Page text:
Anaerobic micro-organisms assist the process of a sealed composting system. It is as simple as filling up a plastic bag with yard waste or table scraps and setting in the sun. The anaerobic microorganisms will break down the materials and turn it into a foul-smelling, soupy mess, higher in acid content as compared to solid compost. However, it can also be used as a soil amendment.

For anaerobes to work, they need organic material and water and in turn, give off methane, carbon dioxide, energy and hydrogen sulphide. Hydrogen sulphide can leave the compost smelling like rotten eggs while methane is a powerful greenhouse gas.

However, the anaerobic process of composting is slower than aerobic and you will have to deal with a smelly pile for a long time.

Requirements for the Microorganisms to Survive (Moisture, Temperature, Aeration, Location)

Microbes work really hard to make compost for you and ask for very little in return. Water, food, oxygen, location and warmth are all key elements in ensuring excellent end results.

01. Moisture:

Water is needed by the microorganisms for their survival. But, how will you know when and how much water to add to the pile? Overwatering can make the pile all slimy and smelly while less water can kill the microbes which mean you won’t get your compost.

Therefore, it’s crucial to maintain a perfect balance. You will need to add in water less frequently if you add more green material including weeds, cut grass and leaves. If you want to add dry materials to the pile like hay or straw, it would be a good idea to soak it in water first so it doesn’t excessively dry out the compost.

If you live in a high-rain receiving area, it would be ideal for constructing a roof that could be as simple as a tarp over the compost pile. Sheltering the pile is essential as you don’t want the nutrients to wash away with the rainwater.

02. Temperature:


The microbes working on making that compost can emit a lot of heat which can raise the temperature of the compost bin or pile and in turn speed up the entire process.

The Washing State University explains the temperature of a well regulated compost pile could be anywhere between 135-160˚F (57OC to 71OC).  At such high temperatures, nearly all kinds of plant diseases and weed seeds are killed. A compost thermometer can be beneficial in measuring the exact temperature of the pile. By having a better understanding of the temperature, you will know:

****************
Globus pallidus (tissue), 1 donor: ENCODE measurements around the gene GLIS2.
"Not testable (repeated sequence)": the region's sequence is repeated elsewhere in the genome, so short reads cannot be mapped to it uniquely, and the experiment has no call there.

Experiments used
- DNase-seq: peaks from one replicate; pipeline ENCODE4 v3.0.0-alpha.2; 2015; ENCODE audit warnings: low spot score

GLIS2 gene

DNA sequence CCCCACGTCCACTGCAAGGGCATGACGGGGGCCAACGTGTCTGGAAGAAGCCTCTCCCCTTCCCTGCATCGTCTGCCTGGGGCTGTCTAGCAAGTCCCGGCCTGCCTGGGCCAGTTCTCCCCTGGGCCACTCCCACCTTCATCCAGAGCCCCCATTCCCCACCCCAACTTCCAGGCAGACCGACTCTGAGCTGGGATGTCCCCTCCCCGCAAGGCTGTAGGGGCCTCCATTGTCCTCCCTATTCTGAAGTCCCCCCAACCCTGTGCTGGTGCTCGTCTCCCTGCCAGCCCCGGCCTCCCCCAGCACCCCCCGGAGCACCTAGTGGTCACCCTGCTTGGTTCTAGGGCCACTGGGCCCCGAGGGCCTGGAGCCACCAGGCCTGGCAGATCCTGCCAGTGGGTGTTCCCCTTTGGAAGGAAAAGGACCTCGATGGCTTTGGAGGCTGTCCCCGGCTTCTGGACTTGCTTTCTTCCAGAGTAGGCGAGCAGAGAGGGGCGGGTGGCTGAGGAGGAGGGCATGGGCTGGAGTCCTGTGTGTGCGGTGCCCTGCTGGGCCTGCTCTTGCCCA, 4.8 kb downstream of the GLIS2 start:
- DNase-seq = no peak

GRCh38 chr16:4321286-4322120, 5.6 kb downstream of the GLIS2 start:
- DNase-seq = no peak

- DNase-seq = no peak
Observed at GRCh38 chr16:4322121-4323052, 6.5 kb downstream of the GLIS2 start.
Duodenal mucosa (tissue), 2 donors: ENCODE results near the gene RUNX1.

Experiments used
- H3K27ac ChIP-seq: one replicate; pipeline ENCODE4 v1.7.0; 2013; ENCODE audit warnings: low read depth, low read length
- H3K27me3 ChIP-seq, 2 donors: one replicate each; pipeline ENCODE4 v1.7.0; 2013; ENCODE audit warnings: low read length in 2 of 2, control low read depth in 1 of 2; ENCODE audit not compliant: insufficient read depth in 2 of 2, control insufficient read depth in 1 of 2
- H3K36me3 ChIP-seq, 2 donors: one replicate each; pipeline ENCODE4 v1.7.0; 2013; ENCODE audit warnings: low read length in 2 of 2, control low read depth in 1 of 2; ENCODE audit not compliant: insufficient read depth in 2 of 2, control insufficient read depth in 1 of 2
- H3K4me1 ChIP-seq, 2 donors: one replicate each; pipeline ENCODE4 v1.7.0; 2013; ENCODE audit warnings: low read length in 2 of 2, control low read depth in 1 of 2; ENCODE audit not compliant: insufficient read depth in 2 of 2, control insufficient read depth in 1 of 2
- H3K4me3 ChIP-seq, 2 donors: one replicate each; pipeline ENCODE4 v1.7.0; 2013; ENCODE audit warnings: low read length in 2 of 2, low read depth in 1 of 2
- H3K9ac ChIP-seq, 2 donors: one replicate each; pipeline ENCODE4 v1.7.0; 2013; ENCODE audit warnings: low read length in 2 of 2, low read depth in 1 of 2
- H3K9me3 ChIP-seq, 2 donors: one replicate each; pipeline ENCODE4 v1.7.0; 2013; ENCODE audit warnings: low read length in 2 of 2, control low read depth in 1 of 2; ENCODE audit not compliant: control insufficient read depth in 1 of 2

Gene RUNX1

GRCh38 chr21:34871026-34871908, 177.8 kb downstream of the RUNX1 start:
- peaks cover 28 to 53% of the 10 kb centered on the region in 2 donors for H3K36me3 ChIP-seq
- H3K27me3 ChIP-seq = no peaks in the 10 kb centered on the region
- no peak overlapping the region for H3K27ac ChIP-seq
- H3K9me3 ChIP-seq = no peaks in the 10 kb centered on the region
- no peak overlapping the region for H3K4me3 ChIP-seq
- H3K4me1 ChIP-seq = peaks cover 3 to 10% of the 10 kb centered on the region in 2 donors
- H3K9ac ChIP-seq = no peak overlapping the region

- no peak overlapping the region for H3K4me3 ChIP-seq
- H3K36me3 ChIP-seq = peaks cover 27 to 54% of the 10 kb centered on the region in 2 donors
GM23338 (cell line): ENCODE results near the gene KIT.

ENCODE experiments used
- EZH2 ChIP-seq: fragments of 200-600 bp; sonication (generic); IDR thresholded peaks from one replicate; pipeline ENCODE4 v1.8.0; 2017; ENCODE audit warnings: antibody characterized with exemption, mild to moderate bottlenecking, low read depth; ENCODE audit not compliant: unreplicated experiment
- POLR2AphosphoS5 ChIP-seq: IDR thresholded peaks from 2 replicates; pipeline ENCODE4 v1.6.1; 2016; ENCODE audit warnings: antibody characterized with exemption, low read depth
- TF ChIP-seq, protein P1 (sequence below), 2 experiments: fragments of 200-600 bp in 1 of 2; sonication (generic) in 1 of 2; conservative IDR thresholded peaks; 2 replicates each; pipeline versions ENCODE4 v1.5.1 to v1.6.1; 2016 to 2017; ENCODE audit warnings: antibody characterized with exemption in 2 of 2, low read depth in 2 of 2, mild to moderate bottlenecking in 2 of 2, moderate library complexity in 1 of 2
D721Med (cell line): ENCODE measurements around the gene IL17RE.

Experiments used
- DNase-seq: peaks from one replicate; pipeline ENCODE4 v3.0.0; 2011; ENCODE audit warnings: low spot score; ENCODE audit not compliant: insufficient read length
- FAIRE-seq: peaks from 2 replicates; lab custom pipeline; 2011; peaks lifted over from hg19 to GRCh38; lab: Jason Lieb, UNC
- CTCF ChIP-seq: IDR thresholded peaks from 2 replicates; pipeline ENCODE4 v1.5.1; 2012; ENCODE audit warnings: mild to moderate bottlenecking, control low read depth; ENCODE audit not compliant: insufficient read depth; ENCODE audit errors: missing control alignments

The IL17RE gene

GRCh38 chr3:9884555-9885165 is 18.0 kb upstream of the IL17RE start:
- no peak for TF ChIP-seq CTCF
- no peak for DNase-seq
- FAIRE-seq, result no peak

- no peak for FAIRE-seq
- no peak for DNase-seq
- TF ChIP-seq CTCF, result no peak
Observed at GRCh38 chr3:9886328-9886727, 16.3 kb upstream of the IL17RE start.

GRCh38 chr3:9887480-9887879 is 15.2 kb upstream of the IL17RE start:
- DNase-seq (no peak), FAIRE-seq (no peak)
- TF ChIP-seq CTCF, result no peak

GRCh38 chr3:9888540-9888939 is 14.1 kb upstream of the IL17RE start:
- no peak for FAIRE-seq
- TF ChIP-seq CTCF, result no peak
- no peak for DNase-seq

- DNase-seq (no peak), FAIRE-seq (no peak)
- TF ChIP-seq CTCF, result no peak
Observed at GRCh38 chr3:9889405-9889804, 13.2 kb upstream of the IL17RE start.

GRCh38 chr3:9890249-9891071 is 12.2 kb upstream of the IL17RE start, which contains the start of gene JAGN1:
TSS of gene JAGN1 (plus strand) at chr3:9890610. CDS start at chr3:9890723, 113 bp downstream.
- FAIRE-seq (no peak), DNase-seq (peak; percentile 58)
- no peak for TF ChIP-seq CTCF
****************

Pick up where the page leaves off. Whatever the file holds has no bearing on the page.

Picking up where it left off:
• When to add more materials
  • When to turn it
  • When to spray it with water
  • When it’s done

03. Aeration:

For aerobic microorganisms to work on composting efficiently, they need oxygen. With adequate ventilation, your pile will decompose nicely. To improve oxygen flow, you can turn the pile often with a spade, a pitchfork or an aerator. A compost tumbler makes the task of turning the compost unbelievably easy. All you need to do is turn the lever.

By turning the content of the pile, the decaying material will be rearranged. If you don’t turn your pile ever, your materials will break down rather slowly, resulting in a smelly and slimy pile.

04. Location:

Location of Composting

The location you choose for composting should be dependent on aesthetics and function. Composting when done in standing frames or in a pit should be tucked away in the yard. Compost bins or tumblers can be placed near the kitchen for convenience.

Pros and Cons of Composting

Advantages of Composting:

  • Keep landfill free of organic waste
  • Helps retain soil moisture
  • Lessens the need for garden fertilizer
  • Balances soil pH and nutrients
  • Encourages the production of good bacteria that can effectively breakdown organic matter
  • It has a positive impact on air quality
  • It is cost-effective

Disadvantages of Composting:

  • It can stink up the yard if not turned enough
  • Requires maintenance

What Not to Compost?

While the list of what not to compost is short, it’s extremely crucial. All these items must be avoided to ensure a healthy compost pile.

  • Animal products including meat, dairy, eggs, bones or fish
  • Fat, oil, lard or grease
  • Yard waste containing chemical pesticides
  • Pet waste especially cat litter